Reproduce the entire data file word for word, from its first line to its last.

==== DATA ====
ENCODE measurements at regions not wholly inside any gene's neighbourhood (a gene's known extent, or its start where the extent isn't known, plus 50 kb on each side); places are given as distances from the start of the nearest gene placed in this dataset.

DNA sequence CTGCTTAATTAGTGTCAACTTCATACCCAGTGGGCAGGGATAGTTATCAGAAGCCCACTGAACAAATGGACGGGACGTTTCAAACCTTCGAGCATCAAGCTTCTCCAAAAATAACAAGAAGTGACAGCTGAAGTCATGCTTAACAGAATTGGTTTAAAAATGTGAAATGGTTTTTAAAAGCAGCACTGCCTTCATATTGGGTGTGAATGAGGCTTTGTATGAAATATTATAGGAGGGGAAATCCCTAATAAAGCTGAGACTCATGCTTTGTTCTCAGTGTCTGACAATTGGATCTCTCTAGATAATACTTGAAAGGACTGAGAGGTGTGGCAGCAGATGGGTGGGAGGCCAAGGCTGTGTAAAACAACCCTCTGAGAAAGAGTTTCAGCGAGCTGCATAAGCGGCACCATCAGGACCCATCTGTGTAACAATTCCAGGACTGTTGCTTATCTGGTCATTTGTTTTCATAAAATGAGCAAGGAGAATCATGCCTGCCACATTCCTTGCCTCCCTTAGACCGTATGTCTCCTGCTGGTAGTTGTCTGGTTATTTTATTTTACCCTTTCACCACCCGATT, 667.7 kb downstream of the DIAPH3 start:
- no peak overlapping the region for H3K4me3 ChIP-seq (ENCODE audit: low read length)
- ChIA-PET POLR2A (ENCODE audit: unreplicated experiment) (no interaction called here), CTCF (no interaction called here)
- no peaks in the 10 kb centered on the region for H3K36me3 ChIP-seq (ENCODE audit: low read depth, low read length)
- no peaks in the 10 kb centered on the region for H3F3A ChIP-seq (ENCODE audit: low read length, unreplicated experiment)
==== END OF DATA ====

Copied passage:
ENCODE measurements at regions not wholly inside any gene's neighbourhood (a gene's known extent, or its start where the extent isn't known, plus 50 kb on each side); places are given as distances from the start of the nearest gene placed in this dataset.

DNA sequence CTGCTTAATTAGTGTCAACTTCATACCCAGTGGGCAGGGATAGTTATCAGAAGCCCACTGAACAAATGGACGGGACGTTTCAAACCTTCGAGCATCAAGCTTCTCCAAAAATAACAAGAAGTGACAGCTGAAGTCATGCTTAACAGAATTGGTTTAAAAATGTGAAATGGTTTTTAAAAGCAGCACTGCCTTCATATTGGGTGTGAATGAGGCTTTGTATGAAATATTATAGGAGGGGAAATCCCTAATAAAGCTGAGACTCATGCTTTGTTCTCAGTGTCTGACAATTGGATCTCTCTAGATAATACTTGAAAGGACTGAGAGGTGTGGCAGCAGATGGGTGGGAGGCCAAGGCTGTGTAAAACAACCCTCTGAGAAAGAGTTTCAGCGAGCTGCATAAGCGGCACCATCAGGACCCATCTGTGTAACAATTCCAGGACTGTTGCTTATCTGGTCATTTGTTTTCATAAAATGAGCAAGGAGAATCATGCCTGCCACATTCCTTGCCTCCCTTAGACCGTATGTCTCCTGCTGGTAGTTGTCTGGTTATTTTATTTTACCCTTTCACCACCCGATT, 667.7 kb downstream of the DIAPH3 start:
- no peak overlapping the region for H3K4me3 ChIP-seq (ENCODE audit: low read length)
- ChIA-PET POLR2A (ENCODE audit: unreplicated experiment) (no interaction called here), CTCF (no interaction called here)
- no peaks in the 10 kb centered on the region for H3K36me3 ChIP-seq (ENCODE audit: low read depth, low read length)
- no peaks in the 10 kb centered on the region for H3F3A ChIP-seq (ENCODE audit: low read length, unreplicated experiment)